It comes off like some electricians saying a homeowner should not be allowed to change a receptacle because they don't own a torque screwdriver. Technically not NEC compliant (not using a torque screwdriver) but doubtful it will be a problem. I actually find it rather insulting that you believe an EC is not able to make the determination of whether or not there are enough conditions on site to warrant a classification. In the OP's site, if fuel oil transfer is the only thing going on in that area then the NEC tells us there is no need for classification. Taking your position to the extreme, I would need to call in a qualified person to determine if I have any "classified" areas on a room addition to my house.

I submit that since you are an expert in this field that you have succumb to " To the man who only has a hammer, everything he encounters begins to look like a nail" syndrom. I mean no disrespect or insults by my comments and acknowledge your superior education.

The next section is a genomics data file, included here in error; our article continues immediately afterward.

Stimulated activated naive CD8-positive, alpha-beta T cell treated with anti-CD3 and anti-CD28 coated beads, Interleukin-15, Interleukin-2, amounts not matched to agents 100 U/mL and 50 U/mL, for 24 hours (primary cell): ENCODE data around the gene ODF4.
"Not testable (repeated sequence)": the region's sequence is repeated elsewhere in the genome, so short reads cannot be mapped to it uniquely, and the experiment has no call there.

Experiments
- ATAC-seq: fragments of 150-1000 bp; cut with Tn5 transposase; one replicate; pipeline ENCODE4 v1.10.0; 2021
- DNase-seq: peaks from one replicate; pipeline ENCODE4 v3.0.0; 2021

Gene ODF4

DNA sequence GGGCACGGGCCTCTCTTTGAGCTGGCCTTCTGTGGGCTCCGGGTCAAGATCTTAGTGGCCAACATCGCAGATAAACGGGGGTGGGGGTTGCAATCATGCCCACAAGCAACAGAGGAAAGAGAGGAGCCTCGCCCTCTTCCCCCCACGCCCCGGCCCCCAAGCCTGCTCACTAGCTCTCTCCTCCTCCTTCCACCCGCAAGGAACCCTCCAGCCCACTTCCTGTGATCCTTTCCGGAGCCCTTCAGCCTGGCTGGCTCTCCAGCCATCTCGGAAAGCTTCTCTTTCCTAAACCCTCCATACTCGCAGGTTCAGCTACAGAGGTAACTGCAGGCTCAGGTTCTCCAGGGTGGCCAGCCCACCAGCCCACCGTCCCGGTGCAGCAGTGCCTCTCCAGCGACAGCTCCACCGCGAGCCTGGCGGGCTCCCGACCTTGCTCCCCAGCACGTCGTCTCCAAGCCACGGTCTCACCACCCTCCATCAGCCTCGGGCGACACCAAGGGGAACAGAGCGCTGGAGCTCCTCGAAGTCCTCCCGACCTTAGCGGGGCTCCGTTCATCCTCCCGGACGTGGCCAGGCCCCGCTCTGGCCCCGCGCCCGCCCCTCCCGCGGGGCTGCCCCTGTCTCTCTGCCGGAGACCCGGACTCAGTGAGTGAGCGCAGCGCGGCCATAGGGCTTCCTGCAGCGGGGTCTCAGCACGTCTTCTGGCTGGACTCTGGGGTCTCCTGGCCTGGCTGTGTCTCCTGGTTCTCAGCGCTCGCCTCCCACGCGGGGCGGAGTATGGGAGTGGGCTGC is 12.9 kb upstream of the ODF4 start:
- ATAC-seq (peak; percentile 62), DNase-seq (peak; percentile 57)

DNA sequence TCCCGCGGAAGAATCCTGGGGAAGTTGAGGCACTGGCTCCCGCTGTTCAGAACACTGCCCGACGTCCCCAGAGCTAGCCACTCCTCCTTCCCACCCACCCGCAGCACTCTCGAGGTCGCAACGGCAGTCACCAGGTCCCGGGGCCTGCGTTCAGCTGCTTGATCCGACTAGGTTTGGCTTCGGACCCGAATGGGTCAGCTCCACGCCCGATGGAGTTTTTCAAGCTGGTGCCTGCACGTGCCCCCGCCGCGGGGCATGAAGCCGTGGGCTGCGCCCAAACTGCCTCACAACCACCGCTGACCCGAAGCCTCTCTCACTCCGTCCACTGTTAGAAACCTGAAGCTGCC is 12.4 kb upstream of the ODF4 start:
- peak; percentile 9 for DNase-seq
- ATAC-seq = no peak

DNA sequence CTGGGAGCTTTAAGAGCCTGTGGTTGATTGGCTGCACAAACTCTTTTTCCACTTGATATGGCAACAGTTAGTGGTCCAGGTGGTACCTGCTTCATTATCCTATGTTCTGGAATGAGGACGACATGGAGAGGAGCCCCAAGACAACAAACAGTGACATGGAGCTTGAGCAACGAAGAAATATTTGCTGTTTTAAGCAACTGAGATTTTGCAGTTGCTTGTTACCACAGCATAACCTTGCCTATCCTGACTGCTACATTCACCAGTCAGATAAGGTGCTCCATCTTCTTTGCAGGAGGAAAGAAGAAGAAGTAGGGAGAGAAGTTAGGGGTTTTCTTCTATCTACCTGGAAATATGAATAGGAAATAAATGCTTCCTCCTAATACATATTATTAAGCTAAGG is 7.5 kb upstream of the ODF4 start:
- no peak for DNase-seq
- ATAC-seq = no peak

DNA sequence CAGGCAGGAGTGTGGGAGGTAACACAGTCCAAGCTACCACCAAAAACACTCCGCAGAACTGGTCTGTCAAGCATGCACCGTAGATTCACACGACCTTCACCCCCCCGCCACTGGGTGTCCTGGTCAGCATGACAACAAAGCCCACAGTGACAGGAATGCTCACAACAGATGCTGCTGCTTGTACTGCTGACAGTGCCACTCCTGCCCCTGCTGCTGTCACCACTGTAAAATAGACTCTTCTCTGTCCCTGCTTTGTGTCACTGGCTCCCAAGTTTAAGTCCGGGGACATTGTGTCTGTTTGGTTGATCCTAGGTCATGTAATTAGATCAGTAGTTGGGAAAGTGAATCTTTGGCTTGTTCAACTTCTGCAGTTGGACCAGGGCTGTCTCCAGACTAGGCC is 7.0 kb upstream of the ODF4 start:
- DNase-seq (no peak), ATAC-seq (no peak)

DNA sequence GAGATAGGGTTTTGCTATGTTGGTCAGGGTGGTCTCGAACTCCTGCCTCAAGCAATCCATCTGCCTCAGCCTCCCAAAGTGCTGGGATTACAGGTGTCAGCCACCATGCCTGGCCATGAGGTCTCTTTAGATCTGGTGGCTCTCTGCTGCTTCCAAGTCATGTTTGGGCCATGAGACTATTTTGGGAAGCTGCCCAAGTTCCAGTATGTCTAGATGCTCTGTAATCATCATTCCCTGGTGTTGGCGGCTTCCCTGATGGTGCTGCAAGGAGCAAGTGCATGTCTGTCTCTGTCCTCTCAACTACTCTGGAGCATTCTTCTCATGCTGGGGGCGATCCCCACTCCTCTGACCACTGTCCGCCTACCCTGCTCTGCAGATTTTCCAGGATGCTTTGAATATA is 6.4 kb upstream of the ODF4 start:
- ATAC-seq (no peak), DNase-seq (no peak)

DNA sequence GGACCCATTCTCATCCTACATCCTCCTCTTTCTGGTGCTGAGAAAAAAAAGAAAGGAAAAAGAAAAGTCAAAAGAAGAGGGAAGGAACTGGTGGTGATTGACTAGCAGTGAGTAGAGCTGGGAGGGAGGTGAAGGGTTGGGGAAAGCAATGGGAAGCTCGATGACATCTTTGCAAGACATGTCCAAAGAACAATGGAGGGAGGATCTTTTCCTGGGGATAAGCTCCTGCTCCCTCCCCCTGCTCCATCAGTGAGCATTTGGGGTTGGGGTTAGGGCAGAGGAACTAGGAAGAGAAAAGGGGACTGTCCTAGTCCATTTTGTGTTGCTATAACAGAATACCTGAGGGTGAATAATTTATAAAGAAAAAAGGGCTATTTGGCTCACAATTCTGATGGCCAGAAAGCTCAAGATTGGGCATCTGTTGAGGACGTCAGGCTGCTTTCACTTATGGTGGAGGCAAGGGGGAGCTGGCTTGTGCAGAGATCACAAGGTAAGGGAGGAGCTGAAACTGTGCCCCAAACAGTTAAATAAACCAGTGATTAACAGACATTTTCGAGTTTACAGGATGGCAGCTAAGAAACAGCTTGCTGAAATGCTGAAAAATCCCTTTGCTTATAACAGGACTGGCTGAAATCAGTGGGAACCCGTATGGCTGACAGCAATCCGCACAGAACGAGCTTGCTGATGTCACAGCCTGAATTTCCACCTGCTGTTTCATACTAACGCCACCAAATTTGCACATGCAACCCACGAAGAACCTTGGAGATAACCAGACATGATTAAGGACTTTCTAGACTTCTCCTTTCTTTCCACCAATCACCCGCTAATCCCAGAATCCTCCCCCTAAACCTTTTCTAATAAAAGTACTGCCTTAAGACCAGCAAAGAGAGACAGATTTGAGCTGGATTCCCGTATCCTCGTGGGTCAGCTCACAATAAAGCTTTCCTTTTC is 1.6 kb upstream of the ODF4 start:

LLSolutions

Senior Member
Location
Long Island, NY
I’m not planning on printing this thread and using it in court. More just asking the question so I know what questions I should be asking. I agree that someone with a PE license should be the AHJ

thanks guys
 

rbalex

Moderator
Staff member
Location
Mission Viejo, CA
Occupation
Professional Electrical Engineer
You are much more educated than I so I feel like a teenage stepping in the ring with Mike Tyson. It seems to me that the way I've seen you speak about classification that you feel any building being built needs to have a specialized person to classify or not classify every place in every building.